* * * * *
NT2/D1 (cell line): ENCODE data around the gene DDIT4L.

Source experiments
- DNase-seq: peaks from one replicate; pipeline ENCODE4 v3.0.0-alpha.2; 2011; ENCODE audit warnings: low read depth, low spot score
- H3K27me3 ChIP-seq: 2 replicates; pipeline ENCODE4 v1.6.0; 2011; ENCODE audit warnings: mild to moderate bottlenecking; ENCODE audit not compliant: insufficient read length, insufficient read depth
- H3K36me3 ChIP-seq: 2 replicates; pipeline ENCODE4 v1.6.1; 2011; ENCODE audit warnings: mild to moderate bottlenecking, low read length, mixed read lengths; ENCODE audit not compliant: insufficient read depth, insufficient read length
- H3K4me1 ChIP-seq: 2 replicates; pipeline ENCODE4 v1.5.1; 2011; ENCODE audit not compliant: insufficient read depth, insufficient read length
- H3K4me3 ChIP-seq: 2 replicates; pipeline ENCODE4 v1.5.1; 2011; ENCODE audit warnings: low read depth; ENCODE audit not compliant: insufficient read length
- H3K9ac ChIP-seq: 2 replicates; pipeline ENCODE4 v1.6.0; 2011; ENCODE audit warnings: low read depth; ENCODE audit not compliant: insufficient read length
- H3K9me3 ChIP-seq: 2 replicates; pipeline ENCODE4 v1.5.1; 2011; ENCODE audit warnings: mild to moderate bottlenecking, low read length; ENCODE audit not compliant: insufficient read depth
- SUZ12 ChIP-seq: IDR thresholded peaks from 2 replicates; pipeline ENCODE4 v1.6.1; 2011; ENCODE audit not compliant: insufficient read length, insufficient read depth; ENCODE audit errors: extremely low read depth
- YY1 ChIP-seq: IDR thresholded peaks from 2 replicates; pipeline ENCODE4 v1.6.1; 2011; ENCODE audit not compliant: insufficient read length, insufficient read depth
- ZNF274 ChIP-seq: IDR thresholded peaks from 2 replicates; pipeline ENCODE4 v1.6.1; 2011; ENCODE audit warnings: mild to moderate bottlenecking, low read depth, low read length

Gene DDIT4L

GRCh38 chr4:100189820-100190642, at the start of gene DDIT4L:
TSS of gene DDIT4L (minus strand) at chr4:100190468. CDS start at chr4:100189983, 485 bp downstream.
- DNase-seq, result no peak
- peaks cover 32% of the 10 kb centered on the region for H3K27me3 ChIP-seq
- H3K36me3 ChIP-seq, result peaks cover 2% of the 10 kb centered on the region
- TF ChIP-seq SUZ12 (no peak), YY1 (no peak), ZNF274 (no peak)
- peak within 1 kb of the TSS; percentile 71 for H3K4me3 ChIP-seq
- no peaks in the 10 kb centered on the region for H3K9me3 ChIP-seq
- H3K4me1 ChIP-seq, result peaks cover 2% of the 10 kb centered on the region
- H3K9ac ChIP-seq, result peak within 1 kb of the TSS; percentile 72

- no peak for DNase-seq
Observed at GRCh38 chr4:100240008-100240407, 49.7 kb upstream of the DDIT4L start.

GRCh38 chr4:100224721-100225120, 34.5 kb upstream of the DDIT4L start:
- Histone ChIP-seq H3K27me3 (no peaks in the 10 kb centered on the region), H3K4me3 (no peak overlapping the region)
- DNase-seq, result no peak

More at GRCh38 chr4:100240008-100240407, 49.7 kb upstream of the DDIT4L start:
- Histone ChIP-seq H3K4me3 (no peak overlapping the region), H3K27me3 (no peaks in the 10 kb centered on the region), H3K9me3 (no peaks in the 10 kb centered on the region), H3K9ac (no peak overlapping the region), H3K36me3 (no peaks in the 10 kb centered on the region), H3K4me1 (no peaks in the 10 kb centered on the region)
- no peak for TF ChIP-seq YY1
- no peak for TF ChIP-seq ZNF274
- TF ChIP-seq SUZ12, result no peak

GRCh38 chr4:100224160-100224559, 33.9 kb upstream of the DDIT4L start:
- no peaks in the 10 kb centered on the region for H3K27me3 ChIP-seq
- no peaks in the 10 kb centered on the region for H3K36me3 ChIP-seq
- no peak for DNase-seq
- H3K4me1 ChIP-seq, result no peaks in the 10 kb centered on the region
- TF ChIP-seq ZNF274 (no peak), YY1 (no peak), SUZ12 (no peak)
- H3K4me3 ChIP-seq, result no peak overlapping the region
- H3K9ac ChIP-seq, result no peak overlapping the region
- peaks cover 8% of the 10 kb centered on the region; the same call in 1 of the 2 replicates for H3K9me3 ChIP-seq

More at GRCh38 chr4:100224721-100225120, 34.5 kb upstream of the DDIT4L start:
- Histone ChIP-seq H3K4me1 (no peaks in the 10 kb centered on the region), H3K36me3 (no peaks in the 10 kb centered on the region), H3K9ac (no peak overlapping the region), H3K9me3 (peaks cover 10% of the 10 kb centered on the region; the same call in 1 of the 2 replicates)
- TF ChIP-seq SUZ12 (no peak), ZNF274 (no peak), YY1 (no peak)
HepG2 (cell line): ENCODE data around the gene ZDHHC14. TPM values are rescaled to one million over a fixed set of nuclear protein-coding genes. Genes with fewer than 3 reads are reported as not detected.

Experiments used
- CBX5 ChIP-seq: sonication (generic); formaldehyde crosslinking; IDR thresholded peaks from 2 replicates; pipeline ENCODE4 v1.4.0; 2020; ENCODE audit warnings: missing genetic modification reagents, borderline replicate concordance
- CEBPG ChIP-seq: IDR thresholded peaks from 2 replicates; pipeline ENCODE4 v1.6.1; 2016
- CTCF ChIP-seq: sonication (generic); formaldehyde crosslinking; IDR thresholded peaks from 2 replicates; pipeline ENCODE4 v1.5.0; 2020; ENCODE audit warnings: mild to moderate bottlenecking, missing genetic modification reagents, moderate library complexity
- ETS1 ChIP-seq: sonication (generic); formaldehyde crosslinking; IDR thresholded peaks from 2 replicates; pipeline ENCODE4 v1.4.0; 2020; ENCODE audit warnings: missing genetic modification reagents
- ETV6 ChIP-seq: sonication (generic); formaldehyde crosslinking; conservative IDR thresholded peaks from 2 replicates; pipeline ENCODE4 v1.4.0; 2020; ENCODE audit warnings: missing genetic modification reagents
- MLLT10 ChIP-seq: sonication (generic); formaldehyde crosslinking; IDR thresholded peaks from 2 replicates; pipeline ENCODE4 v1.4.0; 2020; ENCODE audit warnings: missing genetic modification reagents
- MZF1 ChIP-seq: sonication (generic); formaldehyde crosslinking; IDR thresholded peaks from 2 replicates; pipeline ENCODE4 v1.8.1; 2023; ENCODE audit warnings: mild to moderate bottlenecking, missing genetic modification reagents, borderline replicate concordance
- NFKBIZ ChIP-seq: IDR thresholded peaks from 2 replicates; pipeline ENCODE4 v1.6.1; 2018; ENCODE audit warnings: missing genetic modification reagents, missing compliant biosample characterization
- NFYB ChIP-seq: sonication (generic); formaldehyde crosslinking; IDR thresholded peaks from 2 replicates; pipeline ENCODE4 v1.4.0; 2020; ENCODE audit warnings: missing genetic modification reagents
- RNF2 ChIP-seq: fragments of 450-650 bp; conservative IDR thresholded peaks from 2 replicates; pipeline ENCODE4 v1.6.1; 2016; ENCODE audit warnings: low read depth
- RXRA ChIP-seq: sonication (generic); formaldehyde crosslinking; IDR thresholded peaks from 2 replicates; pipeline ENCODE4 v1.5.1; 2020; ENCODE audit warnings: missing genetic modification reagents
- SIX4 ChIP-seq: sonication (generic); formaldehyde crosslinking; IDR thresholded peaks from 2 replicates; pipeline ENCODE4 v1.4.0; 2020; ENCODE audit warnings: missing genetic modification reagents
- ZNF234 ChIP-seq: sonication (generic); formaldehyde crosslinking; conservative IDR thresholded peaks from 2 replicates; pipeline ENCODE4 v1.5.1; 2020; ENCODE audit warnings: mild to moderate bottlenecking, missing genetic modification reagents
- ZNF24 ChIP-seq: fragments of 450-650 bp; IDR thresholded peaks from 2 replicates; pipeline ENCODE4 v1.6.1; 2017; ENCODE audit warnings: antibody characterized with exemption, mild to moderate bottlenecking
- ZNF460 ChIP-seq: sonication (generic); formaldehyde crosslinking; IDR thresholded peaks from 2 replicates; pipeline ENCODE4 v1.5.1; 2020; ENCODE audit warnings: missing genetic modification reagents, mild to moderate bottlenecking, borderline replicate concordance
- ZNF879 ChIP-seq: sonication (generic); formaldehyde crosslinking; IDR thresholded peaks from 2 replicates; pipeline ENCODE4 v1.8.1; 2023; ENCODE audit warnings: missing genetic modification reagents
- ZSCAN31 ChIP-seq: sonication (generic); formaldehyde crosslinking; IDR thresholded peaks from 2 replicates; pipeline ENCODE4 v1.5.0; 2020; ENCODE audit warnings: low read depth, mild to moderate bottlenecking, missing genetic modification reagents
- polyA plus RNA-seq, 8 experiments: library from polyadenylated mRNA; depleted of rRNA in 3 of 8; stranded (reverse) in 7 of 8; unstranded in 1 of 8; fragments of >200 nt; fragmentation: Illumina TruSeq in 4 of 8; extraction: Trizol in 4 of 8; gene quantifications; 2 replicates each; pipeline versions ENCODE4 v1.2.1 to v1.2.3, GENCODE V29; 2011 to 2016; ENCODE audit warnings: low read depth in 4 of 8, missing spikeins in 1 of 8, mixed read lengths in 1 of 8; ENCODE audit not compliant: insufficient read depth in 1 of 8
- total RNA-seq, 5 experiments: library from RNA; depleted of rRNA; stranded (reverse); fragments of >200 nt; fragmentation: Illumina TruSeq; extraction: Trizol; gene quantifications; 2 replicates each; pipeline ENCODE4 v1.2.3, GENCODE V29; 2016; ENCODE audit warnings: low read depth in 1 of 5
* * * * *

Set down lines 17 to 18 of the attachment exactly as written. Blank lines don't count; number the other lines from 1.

- peaks cover 32% of the 10 kb centered on the region for H3K27me3 ChIP-seq
- H3K36me3 ChIP-seq, result peaks cover 2% of the 10 kb centered on the region